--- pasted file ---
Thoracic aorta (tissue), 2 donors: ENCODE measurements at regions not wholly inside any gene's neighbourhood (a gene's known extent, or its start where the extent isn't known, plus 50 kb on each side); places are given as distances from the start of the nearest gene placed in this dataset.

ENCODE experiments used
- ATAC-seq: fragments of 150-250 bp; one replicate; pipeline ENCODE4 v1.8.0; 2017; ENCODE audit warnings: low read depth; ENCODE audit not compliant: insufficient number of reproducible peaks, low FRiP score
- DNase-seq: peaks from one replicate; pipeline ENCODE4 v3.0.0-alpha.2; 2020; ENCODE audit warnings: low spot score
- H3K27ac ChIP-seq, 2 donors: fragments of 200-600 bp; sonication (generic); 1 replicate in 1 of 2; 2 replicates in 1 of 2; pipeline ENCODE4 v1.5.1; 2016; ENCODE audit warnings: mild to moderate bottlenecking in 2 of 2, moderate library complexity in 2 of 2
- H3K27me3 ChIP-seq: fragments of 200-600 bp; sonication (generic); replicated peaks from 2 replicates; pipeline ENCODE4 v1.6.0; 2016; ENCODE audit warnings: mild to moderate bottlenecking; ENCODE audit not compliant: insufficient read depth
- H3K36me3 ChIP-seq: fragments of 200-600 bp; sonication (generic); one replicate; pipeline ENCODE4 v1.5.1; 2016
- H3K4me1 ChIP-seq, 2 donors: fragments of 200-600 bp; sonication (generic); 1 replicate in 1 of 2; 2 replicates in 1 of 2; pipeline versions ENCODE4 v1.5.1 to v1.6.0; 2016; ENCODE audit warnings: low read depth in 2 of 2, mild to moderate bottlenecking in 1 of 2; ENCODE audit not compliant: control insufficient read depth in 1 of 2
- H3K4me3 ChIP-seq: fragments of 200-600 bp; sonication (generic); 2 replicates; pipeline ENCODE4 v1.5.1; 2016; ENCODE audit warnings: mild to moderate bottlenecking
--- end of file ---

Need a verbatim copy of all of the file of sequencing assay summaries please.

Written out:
Thoracic aorta (tissue), 2 donors: ENCODE measurements at regions not wholly inside any gene's neighbourhood (a gene's known extent, or its start where the extent isn't known, plus 50 kb on each side); places are given as distances from the start of the nearest gene placed in this dataset.

ENCODE experiments used
- ATAC-seq: fragments of 150-250 bp; one replicate; pipeline ENCODE4 v1.8.0; 2017; ENCODE audit warnings: low read depth; ENCODE audit not compliant: insufficient number of reproducible peaks, low FRiP score
- DNase-seq: peaks from one replicate; pipeline ENCODE4 v3.0.0-alpha.2; 2020; ENCODE audit warnings: low spot score
- H3K27ac ChIP-seq, 2 donors: fragments of 200-600 bp; sonication (generic); 1 replicate in 1 of 2; 2 replicates in 1 of 2; pipeline ENCODE4 v1.5.1; 2016; ENCODE audit warnings: mild to moderate bottlenecking in 2 of 2, moderate library complexity in 2 of 2
- H3K27me3 ChIP-seq: fragments of 200-600 bp; sonication (generic); replicated peaks from 2 replicates; pipeline ENCODE4 v1.6.0; 2016; ENCODE audit warnings: mild to moderate bottlenecking; ENCODE audit not compliant: insufficient read depth
- H3K36me3 ChIP-seq: fragments of 200-600 bp; sonication (generic); one replicate; pipeline ENCODE4 v1.5.1; 2016
- H3K4me1 ChIP-seq, 2 donors: fragments of 200-600 bp; sonication (generic); 1 replicate in 1 of 2; 2 replicates in 1 of 2; pipeline versions ENCODE4 v1.5.1 to v1.6.0; 2016; ENCODE audit warnings: low read depth in 2 of 2, mild to moderate bottlenecking in 1 of 2; ENCODE audit not compliant: control insufficient read depth in 1 of 2
- H3K4me3 ChIP-seq: fragments of 200-600 bp; sonication (generic); 2 replicates; pipeline ENCODE4 v1.5.1; 2016; ENCODE audit warnings: mild to moderate bottlenecking